- Yu, H.; Liu, X.; Xing, R.; Liu, S.; Li, C.; Li, P. Radical scavenging activity of protein from tentacles of jellyfish Rhopilema esculenta. Bioorg. Med. Chem. Lett. 2005, 15, 2659–2664. [Google Scholar]
- Ovchinnikova, T.V.; Balandin, S.V.; Aleshina, G.M.; Tagaev, A.A.; Leonova, Y.F.; Krasnodembsky, E.D.; Men’shenin, A.V.; Kokryakov, V.N. Aurelin, a novel antimicrobial peptide from jellyfish Aurelia aurita with structural features of defensins and channel-blocking toxins. Biochem. Biophys. Res. Commun. 2006, 348, 514–523. [Google Scholar] [CrossRef]
- Rastogi, A.; Biswas, S.; Sarkar, A.; Chakrabarty, D. Anticoagulant activity of Moon jellyfish (Aurelia aurita) tentacle extract. Toxicon 2012, 60, 719–723. [Google Scholar] [CrossRef]
- Ayed, Y.; Bousabbeh, M.; Mabrouk, H.B.; Morjen, M.; Marrakchi, N.; Bacha, H. Impairment of the cell-to-matrix adhesion and cytotoxicity induced by the Mediterranean jellyfish Pelagia noctiluca venom and its fractions in cultured glioblastoma cells. Lipids Health Dis. 2012, 28, 11–84. [Google Scholar]
- Zhuang, Y.; Hou, H.; Zhao, X.; Zhang, Z.; Li, B. Effects of collagen and collagen hydrolysate from jellyfish (Rhopilema esculentum) on mice skin photoaging induced by UV irradiation. J. Food Sci. 2009, 74, 183–138. [Google Scholar]
- Nishimoto, S.; Goto, Y.; Morishige, H.; Shiraishi, R.; Doi, M.; Akiyama, K.; Yamauchi, S.; Sugahara, T. Mode of action of the immunostimulatory effect of collagen from jellyfish. Biosci. Biotechnol. Biochem. 2008, 72, 2806–2828. [Google Scholar] [CrossRef]
- Morishige, H.; Sugahara, T.; Nishimoto, S.; Muranaka, A.; Ohno, F.; Shiraishi, R.; Doi, M. Immunostimulatory effects of collagen from jellyfish in vivo. Cytotechnology 2011, 63, 481–492. [Google Scholar]
- Brotz, L.; Cheung, W.W.L.; Kleisner, K.; Pakhomov, E.; Pauly, D. Increasing jellyfish populations: Trends in large marine ecosystems. Hydrobiologia 2012, 690, 3–20. [Google Scholar]
- Boero, F.; Bouillon, J.; Gravili, C.; Miglietta, M.P.; Parsons, T.; Piraino, S. Gelatinous plankton: Irregularities rule the world (sometimes). Mar. Ecol. Prog. Ser. 2008, 356, 299–310. [Google Scholar] [CrossRef]
- Purcell, J.E. Jellyfish and ctenophore blooms coincide with human proliferations and environmental perturbations. Ann. Rev. Mar. Sci. 2012, 4, 209–235. [Google Scholar] [CrossRef]
- Rottini-Sandrini, L.; Avian, M.; Franchi, A.; Troian, A.; Vio, E. Dommagesà la Peche en Correlation Avec la Presence de Grandes Quantites de Meduses. In Proceeding of Workshop on Jellyfish Blooms in the Mediterranean, UNEP, Athens, Greece, 31 October–4 November 1983.
- Bernard, P.; Couasnon, F.; Soubiran, J.P.; Goujon, J.F. Surveillance estivale de la méduse Pelagia noctiluca (Cnidaria, Scyphozoa) sur les côtes Méditerranéennes Françaises. Ann. Inst. Océanogr. 1988, 64, 115–125. [Google Scholar]
- Arai, M.N. A Functional Biology of Scyphozoa; Chapman & Hall: London, UK, 1997; pp. 1–316. [Google Scholar]
- Mills, C.E. Jellyfish blooms: Are populations increasing globally in response to changing ocean conditions? Hydrobiologia 2001, 451, 55–68. [Google Scholar] [CrossRef]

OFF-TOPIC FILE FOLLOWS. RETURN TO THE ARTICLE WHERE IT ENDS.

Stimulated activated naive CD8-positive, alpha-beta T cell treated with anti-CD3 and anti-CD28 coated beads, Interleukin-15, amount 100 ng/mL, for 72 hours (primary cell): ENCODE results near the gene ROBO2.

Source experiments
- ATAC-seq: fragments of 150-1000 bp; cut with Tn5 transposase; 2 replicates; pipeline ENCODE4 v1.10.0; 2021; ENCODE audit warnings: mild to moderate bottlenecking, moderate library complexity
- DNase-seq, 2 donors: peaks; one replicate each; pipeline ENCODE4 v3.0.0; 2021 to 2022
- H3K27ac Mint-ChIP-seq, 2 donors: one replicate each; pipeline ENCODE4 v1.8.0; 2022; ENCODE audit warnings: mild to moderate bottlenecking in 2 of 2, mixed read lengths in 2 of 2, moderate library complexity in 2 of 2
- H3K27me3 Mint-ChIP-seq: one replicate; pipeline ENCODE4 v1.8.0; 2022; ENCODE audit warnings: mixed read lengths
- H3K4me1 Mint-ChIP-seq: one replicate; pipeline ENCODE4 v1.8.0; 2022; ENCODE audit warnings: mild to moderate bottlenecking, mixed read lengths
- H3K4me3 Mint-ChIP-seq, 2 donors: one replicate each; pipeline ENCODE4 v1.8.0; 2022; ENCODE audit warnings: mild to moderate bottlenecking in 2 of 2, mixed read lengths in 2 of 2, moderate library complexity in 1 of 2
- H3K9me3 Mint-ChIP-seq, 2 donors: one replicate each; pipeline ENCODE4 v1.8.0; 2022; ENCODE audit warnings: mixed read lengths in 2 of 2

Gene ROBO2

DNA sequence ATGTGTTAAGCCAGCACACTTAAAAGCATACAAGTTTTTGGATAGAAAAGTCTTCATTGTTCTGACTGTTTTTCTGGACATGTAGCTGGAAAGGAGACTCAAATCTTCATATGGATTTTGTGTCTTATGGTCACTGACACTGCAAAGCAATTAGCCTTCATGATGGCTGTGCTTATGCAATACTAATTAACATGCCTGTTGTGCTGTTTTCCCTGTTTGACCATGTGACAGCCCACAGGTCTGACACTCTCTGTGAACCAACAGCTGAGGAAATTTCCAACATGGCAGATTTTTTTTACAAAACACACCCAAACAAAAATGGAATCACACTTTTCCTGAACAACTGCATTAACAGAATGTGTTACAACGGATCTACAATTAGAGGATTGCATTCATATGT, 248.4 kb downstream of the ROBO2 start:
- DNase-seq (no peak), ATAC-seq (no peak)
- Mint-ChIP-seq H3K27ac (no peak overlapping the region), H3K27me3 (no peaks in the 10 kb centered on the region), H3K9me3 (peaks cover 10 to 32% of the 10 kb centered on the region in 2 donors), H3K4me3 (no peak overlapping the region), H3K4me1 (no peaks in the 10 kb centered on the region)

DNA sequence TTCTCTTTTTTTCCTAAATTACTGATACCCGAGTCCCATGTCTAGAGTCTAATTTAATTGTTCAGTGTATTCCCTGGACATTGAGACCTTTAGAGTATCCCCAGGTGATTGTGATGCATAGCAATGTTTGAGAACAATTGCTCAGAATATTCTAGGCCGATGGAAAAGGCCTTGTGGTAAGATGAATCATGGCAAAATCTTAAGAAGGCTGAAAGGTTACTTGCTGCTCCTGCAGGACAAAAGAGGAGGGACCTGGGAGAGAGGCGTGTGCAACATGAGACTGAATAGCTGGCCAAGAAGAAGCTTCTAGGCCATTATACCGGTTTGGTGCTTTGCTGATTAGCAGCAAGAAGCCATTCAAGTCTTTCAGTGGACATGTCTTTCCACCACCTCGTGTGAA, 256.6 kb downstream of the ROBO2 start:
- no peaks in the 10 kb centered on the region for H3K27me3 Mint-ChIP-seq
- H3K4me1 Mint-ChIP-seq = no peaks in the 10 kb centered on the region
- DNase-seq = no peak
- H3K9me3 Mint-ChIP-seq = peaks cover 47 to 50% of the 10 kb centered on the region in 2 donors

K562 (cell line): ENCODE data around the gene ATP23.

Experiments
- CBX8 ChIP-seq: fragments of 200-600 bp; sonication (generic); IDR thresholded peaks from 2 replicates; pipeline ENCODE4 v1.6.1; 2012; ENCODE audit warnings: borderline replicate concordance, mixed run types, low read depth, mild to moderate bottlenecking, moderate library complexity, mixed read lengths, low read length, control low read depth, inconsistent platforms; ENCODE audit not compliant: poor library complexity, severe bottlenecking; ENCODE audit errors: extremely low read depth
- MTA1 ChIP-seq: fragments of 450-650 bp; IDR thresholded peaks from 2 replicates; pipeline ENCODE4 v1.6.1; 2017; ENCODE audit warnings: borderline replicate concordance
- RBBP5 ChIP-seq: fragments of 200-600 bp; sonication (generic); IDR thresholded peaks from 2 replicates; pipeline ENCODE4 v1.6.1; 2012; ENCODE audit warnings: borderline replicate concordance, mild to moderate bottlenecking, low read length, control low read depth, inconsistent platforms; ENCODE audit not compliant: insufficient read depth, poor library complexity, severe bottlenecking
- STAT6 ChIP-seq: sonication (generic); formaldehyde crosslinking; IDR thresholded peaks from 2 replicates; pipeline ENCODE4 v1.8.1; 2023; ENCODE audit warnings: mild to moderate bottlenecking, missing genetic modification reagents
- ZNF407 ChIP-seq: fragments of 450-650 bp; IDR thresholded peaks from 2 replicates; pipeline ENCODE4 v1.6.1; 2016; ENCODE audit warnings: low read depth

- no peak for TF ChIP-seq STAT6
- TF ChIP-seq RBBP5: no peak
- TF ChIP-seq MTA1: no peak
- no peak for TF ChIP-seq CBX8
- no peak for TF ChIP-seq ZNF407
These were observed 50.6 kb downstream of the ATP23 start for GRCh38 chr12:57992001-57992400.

- Uye, S.; Ueta, Y. Recent increase of jellyfish populations and their nuisance to fisheries in the Inland Sea of Japan. Bull. Jpn. Soc. Fish. Oceanogr. 2004, 68, 9–19. [Google Scholar]
- Hay, S. Marine ecology: Gelatinous bells may ring change in marine ecosystems. Curr. Biol. 2006, 16, 679–682. [Google Scholar] [CrossRef]
- Purcell, J.E.; Uye, S.I.; Lo, W.T. Anthropogenic causes of jellyfish blooms and direct consequences for humans: A review. Mar. Ecol. Prog. Ser. 2007, 350, 153–174. [Google Scholar] [CrossRef]
- Marino, A.; Morabito, R.; Pizzata, T.; La Spada, G. Effect of various factors on Pelagia noctiluca (Cnidaria: Scyphozoa) crude venom-induced haemolysis. Comp. Biochem. Physiol. A Mol. Integr. Physiol. 2008, 151, 144–149. [Google Scholar] [CrossRef]
- Senevirathne, M.; Kim, S.K. Utilization of seafood processing by-products: Medicinal applications. Adv. Food. Nutr. Res. 2012, 65, 495–512. [Google Scholar] [CrossRef]
- Macrì, D.S. Nuove osservazioni intorno la storia naturale del polmone marino degli antichi. Available online: http://books.google.it/books?id=wJw-AAAAcAAJ&printsec=frontcover&dq=inauthor:%22Saverio+MACRI%22&hl=it&sa=X&ei=vFiSUYrAJ8Ku7AbJk4H4BA&ved=0CEAQ6AEwAg#v=onepage&q&f=false (accessed on 16 May 2013).
- Kikinger, R. Cotylorhiza tuberculata (Cnidaria: Scyphozoa)-life history of a stationary population. Mar. Ecol. 1992, 13, 333–362. [Google Scholar] [CrossRef]
- Pérez-Ruzafa, A.; Gilabert, J.; Gutiérrez, J.M.; Fernández, A.I.; Marcos, C.; Sabah, S. Evidence of a planktonic food web response to changes in nutrient input dynamics in the Mar Menor coastal lagoon, Spain. Hydrobiologia 2002, 475–476, 359–369. [Google Scholar]
- Ruiz, J.; Prieto, L.; Astorga, D. A model for temperature control of jellyfish (Cotylorhiza tuberculata) outbreaks: A causal analysis in a Mediterranean coastal lagoon. Ecol. Model. 2012, 233, 59–69. [Google Scholar] [CrossRef]
- ECOS. Poblaciones de medusas en el Mar Menor. Available online: http://www.murcianatural.carm.es/c/document_library/get_file?uuid=1a94f256-80e9-442d-beec-5a2c3d102d84&groupId=14 (accessed on 16 May 2013).
- Mayer, A.G. Scyphomedusae. In Medusae of the World; Carnegie Institution: Washington, DC, USA, 1910; Volume 3, pp. 499–735. [Google Scholar]
- Astorga, D.; Ruiz, J.; Prieto, L. Ecological aspects of early life stages of Cotylorhiza tuberculata (Scyphozoa: Rhizostomae) affecting its pelagic population success. Hydrobiologia 2012, 690, 141–155. [Google Scholar] [CrossRef]
- LaJeunesse, T.C.; Loh, W.; Trench, R.K. Do introduced endosymbiotic dinoflagellates ‘take’ to new hosts? Biol. Invasions 2009, 11, 995–1003. [Google Scholar] [CrossRef]